Would you rather have a dollar today or a dollar tomorrow? What about one dollar every month or twelve dollars at the end of the year? The majority of us would take the money as soon as possible. This is based on two old economic principles; opportunity cost and the time value of money. We know that having a dollar today rather than some time in the future is more valuable because it means we can use that dollar immediately. This could mean saving, paying off debt, or even investing it for the future. Therefore, as we evaluate something of equal value received in the future, we discount its worth and prefer that same value now. This is relevant to us as taxpayers as every month we are given the option to receive more now or more when we file our taxes (assuming we are withholding too much). And while its obvious to us to take the dollar today versus tomorrow, a 2011 study found that the average federal refund in the state of Wisconsin was $2,462.89. We are no longer talking about a dollar every month but rather $205! That’s a meaningful difference and one that we should not quickly ignore. Sizable tax refunds can be used for good things like paying off debt or saving. But more often than not they are used for less noble options, despite our best intentions. What then can we do to remedy the situation and get funds back in our monthly budget?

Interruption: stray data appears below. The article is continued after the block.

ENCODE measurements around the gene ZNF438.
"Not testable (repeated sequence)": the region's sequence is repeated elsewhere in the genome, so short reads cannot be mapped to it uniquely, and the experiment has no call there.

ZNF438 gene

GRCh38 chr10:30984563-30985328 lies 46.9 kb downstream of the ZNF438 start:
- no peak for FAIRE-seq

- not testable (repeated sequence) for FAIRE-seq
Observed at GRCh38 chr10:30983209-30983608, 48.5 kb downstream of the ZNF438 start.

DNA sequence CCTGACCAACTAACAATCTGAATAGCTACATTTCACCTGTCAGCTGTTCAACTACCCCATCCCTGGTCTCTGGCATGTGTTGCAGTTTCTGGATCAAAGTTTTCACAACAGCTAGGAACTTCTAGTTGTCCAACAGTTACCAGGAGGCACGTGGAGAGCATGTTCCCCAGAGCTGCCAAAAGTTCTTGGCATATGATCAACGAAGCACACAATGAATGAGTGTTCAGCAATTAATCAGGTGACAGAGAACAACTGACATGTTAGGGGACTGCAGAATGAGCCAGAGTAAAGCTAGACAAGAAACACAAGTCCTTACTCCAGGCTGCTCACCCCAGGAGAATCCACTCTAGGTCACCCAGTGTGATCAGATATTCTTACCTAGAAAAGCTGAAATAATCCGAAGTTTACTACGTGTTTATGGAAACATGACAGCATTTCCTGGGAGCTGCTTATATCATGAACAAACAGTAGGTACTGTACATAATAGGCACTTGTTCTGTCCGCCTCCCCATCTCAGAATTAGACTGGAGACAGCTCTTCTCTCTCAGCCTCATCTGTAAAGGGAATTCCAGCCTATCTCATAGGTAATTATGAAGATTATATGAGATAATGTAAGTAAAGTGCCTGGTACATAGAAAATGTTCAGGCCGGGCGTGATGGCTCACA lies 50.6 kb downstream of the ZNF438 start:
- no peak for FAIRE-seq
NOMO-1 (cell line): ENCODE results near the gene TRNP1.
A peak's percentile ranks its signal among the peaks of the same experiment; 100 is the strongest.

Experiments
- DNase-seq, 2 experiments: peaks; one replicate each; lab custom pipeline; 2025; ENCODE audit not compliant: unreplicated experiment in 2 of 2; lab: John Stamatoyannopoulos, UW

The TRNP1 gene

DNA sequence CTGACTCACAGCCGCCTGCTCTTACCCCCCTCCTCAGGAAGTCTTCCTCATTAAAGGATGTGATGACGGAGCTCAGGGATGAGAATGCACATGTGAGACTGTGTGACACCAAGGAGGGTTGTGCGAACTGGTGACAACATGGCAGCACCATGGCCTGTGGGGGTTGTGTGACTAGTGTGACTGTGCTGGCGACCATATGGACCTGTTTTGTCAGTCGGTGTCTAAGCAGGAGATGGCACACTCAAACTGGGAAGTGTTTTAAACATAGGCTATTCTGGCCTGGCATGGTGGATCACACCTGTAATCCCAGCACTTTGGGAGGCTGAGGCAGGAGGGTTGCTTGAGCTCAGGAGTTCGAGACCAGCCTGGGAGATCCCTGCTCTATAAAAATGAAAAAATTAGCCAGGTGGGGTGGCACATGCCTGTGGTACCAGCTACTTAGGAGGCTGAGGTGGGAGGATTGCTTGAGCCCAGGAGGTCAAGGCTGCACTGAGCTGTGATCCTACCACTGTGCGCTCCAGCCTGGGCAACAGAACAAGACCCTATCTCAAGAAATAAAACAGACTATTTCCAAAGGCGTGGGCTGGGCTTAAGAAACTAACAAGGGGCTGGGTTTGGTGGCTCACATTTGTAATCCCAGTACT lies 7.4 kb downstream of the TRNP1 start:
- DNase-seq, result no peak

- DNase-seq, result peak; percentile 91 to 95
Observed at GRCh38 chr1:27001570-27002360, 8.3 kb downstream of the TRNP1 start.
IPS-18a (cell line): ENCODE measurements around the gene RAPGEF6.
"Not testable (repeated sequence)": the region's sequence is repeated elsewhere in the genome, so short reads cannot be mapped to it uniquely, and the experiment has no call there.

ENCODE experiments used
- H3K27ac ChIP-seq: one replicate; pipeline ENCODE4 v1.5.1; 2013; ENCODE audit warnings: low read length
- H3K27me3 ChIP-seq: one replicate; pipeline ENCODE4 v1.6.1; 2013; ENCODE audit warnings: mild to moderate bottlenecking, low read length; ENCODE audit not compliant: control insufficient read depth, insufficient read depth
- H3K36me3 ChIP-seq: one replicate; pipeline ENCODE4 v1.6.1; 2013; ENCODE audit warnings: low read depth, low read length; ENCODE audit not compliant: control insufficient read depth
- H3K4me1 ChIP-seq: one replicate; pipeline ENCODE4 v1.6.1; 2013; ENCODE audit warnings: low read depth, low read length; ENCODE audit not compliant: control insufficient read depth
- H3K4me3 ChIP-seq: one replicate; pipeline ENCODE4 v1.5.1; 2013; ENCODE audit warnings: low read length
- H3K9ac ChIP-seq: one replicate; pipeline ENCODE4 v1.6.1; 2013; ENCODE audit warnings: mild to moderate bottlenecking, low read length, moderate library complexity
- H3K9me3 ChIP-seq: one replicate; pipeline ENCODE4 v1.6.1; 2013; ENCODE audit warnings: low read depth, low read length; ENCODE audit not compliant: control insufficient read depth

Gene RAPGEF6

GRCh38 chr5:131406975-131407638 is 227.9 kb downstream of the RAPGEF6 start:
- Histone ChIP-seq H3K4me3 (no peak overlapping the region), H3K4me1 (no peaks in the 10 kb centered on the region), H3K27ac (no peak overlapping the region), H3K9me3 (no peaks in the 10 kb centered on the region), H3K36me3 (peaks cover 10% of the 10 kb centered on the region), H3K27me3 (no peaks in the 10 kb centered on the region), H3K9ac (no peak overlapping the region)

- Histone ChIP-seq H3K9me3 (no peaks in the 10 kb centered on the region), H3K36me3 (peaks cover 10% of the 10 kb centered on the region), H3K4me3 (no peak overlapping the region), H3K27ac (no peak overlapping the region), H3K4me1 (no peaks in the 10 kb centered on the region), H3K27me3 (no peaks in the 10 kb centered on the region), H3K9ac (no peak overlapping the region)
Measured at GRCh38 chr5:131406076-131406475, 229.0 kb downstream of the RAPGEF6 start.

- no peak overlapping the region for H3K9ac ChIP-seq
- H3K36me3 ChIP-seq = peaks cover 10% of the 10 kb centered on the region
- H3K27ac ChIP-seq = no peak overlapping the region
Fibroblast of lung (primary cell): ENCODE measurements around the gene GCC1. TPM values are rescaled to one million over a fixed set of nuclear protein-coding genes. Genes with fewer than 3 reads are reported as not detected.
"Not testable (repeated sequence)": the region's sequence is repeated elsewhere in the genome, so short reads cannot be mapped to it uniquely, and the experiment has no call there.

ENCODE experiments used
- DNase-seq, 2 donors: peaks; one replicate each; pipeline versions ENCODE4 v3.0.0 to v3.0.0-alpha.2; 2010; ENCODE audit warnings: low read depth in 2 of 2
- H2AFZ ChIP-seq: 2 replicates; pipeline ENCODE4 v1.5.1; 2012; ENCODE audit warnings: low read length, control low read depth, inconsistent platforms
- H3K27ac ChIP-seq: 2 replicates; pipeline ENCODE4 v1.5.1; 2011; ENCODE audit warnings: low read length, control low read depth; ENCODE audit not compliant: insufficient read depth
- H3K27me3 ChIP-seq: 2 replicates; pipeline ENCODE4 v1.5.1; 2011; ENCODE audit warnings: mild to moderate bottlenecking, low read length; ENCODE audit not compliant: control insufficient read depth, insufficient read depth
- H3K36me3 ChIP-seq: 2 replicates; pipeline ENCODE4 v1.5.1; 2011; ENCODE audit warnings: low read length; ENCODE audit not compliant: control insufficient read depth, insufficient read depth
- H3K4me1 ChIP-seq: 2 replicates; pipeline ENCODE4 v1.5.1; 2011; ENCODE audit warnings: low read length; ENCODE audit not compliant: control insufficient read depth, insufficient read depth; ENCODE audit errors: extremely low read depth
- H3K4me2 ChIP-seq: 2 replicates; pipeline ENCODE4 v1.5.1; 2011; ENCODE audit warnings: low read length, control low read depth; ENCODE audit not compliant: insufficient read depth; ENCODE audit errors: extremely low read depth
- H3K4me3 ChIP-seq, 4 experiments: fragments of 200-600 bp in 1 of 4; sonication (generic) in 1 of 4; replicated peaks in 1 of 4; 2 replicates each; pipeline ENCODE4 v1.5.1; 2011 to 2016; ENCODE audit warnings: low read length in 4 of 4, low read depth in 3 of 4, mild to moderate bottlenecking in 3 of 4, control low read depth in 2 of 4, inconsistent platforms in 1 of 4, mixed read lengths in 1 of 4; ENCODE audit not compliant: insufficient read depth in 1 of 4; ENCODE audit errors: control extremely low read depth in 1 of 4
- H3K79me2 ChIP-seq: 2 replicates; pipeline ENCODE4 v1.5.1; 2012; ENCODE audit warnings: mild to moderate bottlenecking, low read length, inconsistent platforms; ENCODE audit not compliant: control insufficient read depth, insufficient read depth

There are a couple of ways to make sure your withholding is as accurate as it can be. The first step is to visit the IRS’s Withholding Calculator. You will need annual income figures, a copy of a your most recent pay stub(s), how much in taxes you have paid so far in the given tax year, and your portion of employer sponsored plan contributions (401(k) 403(b) etc..). The calculator works best if your situation is relatively simple, one or two incomes along with only a few dependents. However, if your situation is more detailed than that, you can still get a good reading from the calculator but having all the relevant figures will be even more important. See the screenshots for more tips when filling out the calculator.
Once you have completed the calculator, you will have a good reading of where you stand for the given tax year. The next task is to complete the IRS’s W-4 worksheet. This is a somewhat duplicative job, but it is also a good proof of your work as it should result in the same recommended allowances as the calculator. If you have a dual income household, make sure you also complete the two earners worksheet on page 4. The end result of completing the W-4 and withholding calculator may mean you need to modify you existing allowances. You will need to work with your employer to adjust the number of allowances you claim. This figure comes from page 1 of the W-4 (see W-4 screenshot below). Some employers may require you to sign and submit this completed W-4 while others are able to make the change without it.